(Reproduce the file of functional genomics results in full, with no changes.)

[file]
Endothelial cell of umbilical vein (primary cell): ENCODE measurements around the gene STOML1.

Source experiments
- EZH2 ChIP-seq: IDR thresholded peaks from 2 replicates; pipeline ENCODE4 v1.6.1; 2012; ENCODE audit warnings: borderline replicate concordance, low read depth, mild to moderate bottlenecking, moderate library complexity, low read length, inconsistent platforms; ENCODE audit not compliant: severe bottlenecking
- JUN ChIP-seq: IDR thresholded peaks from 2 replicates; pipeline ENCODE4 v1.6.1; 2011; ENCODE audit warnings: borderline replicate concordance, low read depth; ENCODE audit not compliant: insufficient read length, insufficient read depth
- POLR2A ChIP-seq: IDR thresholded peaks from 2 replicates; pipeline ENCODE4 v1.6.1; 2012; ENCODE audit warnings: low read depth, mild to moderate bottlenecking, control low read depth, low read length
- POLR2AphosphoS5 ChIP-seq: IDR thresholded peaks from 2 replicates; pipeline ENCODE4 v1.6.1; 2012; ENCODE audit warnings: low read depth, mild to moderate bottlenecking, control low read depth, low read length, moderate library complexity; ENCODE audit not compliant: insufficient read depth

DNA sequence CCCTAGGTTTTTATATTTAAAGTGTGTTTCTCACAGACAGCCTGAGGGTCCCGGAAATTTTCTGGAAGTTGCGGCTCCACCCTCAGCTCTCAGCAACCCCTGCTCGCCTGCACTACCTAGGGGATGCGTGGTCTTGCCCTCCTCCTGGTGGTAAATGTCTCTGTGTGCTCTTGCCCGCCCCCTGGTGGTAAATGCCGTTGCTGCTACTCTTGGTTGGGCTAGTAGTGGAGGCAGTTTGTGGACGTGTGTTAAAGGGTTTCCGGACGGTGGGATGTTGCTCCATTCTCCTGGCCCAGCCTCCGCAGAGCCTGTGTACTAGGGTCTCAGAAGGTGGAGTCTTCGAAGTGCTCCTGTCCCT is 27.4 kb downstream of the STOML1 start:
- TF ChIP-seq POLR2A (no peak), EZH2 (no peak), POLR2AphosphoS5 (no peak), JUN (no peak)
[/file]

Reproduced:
Endothelial cell of umbilical vein (primary cell): ENCODE measurements around the gene STOML1.

Source experiments
- EZH2 ChIP-seq: IDR thresholded peaks from 2 replicates; pipeline ENCODE4 v1.6.1; 2012; ENCODE audit warnings: borderline replicate concordance, low read depth, mild to moderate bottlenecking, moderate library complexity, low read length, inconsistent platforms; ENCODE audit not compliant: severe bottlenecking
- JUN ChIP-seq: IDR thresholded peaks from 2 replicates; pipeline ENCODE4 v1.6.1; 2011; ENCODE audit warnings: borderline replicate concordance, low read depth; ENCODE audit not compliant: insufficient read length, insufficient read depth
- POLR2A ChIP-seq: IDR thresholded peaks from 2 replicates; pipeline ENCODE4 v1.6.1; 2012; ENCODE audit warnings: low read depth, mild to moderate bottlenecking, control low read depth, low read length
- POLR2AphosphoS5 ChIP-seq: IDR thresholded peaks from 2 replicates; pipeline ENCODE4 v1.6.1; 2012; ENCODE audit warnings: low read depth, mild to moderate bottlenecking, control low read depth, low read length, moderate library complexity; ENCODE audit not compliant: insufficient read depth

DNA sequence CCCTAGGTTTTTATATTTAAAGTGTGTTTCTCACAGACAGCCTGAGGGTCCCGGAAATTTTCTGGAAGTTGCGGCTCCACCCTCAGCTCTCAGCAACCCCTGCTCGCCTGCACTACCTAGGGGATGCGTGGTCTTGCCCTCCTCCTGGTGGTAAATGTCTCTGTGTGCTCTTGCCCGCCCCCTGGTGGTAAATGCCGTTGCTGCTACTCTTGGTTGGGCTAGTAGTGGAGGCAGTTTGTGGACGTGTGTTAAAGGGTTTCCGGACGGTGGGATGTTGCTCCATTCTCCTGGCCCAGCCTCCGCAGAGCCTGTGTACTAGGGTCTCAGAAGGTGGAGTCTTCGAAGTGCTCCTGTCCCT is 27.4 kb downstream of the STOML1 start:
- TF ChIP-seq POLR2A (no peak), EZH2 (no peak), POLR2AphosphoS5 (no peak), JUN (no peak)